Where does diversity end? The LGTBI claim

Within the framework of these political demands, other struggles and identities have also been added. From this the letters of the term LGBT have increased. For example, the letter “T” has been added, which refers to transsexuality; the letter “I” that refers to Intersexuality, and the letter “Q” that refers to people and the “Queer” or “Cuir” movement, Castilianized.

Specifically, this last category has made it possible that, although some people who do not feel identified with any of the previous identities (lesbian-gay-bisexual-transsexual-transgender-intersex), they can share spaces of claim and struggles for diversity in equal opportunities. This is much more complex and even problematic. At first, because the metaphor of “trans” has spread a sometimes deterministic conception of changes in gender identity (for example, that there is a pre-established beginning and end), among other complications.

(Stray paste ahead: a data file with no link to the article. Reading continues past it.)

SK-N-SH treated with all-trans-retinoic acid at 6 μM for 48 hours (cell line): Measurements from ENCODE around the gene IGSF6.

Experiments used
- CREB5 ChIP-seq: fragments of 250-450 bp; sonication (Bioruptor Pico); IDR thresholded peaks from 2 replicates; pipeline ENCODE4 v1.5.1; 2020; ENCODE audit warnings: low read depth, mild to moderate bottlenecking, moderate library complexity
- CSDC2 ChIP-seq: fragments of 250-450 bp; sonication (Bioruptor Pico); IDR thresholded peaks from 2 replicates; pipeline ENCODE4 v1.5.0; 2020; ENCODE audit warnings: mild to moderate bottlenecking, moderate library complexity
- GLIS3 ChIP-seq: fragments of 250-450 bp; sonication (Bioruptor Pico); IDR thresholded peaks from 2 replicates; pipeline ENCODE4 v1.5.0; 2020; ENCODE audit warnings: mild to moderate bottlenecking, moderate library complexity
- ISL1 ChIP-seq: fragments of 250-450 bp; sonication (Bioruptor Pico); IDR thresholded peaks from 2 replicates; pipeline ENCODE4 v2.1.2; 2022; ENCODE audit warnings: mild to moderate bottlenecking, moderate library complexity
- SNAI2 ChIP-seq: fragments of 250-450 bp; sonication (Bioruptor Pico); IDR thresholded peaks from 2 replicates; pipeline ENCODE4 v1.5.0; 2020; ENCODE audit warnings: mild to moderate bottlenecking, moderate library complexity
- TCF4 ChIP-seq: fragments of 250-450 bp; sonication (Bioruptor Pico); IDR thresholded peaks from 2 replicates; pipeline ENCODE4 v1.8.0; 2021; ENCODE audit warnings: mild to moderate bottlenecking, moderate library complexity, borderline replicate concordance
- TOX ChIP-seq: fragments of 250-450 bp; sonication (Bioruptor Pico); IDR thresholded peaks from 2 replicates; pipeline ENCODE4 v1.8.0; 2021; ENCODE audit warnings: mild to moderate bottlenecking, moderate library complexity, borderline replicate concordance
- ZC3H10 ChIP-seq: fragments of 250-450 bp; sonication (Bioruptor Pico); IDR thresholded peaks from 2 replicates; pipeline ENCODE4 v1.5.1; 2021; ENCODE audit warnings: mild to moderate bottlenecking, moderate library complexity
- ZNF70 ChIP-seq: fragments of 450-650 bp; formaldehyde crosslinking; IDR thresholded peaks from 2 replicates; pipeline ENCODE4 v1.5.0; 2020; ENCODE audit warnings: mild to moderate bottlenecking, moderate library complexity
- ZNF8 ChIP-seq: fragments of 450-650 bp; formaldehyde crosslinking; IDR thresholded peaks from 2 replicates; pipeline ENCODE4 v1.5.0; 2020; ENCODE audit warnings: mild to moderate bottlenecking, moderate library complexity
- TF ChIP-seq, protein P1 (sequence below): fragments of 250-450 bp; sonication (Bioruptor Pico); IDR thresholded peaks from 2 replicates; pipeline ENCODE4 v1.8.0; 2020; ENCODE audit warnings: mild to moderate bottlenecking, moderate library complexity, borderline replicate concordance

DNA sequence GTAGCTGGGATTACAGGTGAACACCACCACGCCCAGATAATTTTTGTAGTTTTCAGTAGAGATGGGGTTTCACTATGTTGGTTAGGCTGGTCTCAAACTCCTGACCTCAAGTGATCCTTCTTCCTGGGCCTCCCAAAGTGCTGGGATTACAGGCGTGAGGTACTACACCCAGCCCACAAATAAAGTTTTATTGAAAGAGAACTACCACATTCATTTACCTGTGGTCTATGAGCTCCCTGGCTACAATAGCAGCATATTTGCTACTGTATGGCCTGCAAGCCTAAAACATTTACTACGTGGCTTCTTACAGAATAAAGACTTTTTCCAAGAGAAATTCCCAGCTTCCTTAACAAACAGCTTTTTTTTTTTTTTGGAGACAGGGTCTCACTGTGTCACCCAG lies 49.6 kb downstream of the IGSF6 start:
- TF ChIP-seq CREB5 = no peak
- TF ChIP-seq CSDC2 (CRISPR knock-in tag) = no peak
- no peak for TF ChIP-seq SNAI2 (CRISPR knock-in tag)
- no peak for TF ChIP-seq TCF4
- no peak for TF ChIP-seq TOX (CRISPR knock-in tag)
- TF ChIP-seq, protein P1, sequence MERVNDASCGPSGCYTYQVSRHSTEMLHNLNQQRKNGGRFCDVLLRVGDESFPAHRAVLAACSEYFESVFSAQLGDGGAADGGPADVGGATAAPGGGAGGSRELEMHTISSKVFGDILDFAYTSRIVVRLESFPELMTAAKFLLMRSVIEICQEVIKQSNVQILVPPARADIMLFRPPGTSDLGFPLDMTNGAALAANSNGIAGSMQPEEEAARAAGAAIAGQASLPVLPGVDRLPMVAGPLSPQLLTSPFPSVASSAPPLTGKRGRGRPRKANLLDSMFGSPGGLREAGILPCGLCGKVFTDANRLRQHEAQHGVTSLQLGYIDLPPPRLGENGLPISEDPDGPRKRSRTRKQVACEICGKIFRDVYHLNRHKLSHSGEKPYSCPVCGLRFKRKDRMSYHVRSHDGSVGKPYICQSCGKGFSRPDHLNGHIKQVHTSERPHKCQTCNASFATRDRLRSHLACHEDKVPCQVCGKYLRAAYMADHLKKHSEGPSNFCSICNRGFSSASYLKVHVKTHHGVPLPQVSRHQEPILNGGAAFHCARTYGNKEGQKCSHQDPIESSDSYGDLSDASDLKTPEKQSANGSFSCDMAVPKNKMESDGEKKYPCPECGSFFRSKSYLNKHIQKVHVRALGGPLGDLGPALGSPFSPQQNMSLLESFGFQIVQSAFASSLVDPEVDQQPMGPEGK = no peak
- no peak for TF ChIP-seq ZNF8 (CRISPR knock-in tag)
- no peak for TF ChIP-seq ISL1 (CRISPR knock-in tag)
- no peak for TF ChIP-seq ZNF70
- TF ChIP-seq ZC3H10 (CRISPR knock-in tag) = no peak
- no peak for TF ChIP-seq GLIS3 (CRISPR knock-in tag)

In an introductory way, we can say that transsexuality refers to someone who makes a body modification to move from one sex-gender to another; while the word “transgender” refers to practices that are also visible on the body, for example in aesthetics, but that do not necessarily include an organic change . In this context, the need to separate the transgender by sex or gender has been discussed, an issue that has also been problematic